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DDE Exposure in Pregnancy Linked to Pulmonary Distress in Children

A recent study has found that the children of women exposed to elevated levels of DDE while they were pregnant had increased rates of pneumonia and bronchitis in their first year of life. This study is the largest of its kind, according to the researchers, and it is the first to demonstrate an important link between DDE exposure and lung infections within children.

DDE is a compound found in DDT, a once extensively used pesticide until it was banned in the US in 1973 after the scientific and medical communities expressed dire concern over its effect on wildlife populations, as well as the potential harm it posed to humans. The chemicals can be absorbed into the body through consumption of contaminated food or by breathing in contaminated dust.

"We found that the risk of infections and wheeze increased with increasing DDE exposure," Martine Vrijheid, associate professor at the Centre for Research in Environmental Epidemiology in Spain, told Reuters Health.

Vrijheid and her fellow researchers obtained blood samples from a birth cohort of 1,455 mother-child pairs. They measured the levels of DDE, polychlorinated biphenyls (PCBs) and hexachlorobenzene (HCB) in the mothers during pregnancy. When the children were between 12 and 14 months of age, the researchers requested parental reports on lower respiratory tract infections and wheezing.

They found that 35.4 % of the 1,342 children developed a lung infection within their first year; further, they connected higher levels of DDE in the mother’s blood during pregnancy with increases in risk for pulmonary distress in the children. No association was made between PCBs or HCB with wheeze and tract infections in the children.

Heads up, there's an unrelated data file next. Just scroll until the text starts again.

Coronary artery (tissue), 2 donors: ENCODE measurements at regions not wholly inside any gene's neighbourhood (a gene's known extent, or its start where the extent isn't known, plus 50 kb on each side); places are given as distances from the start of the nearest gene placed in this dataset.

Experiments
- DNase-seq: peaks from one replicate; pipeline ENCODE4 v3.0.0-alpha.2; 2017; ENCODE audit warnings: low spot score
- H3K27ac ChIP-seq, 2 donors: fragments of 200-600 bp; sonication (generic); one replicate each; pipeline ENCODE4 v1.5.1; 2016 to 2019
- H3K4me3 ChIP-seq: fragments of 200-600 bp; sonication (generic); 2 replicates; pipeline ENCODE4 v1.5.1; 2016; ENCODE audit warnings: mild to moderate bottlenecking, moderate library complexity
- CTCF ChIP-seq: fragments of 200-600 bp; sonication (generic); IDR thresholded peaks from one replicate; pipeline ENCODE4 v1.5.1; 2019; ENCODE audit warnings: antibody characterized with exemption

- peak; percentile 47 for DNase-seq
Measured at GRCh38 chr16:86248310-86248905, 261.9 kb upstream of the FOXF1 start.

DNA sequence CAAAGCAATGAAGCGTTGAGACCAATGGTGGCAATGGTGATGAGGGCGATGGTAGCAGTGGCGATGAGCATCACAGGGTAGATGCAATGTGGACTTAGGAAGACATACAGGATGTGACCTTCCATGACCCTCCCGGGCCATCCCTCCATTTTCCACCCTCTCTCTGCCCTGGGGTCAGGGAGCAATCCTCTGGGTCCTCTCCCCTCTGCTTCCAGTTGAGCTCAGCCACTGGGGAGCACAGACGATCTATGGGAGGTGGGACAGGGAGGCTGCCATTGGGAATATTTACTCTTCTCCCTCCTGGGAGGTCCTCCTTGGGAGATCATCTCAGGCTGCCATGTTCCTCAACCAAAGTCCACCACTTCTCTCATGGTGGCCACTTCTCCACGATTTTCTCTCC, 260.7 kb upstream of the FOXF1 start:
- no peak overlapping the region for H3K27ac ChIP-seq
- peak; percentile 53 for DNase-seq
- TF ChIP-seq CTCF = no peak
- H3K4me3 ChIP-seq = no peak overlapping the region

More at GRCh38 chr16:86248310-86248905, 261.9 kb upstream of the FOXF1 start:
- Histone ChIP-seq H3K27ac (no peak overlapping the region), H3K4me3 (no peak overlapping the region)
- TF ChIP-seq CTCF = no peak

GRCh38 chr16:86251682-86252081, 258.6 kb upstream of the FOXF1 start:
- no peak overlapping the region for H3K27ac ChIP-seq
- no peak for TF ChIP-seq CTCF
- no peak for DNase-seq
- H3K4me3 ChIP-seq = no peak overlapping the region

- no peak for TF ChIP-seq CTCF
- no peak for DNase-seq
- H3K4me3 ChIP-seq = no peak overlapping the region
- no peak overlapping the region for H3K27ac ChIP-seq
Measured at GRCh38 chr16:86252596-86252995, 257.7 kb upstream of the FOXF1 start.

Undetectable or very low levels of DDE would have resulted in only 30% of the children developing infections, said Vrijheid.

According to the Centers for Disease Control and Prevention, exposure to significant levels of DDT can cause tremors, seizures, sweating, headaches and vomiting in human beings, but after exposure to the pesticide ceases, the symptoms vanish.

Today, DDT is still used in other parts of the world to kill malaria-carrying mosquitoes. The pesticide and its breakdown products are capable of enduring in an environment for an extended period time, possibly even hundreds of years.

The World Health Organization endorsed an alternative method in 2006 for killing mosquitoes with DDT involving lacing the interior of buildings with the pesticide to kill bugs that land on its walls and other surfaces.

While steps are constantly being taken to reduce DDT’s impact on wildlife and humanity, avoiding chemicals like DDT and DDE altogether is very difficult as they are stored in fat and found in higher concentrations at the top of the food chain, according to Vrijheid.

"One way of reducing exposure is by reducing the consumption of fatty foods and increasing the consumption of vegetables and fruits," Vrijheid told Reuters Health. "This does not mean we should stop eating meat, yogurts or certain types of fish, but just that we should have (a balanced) diet."

This study was published in the European Respiratory Journal.

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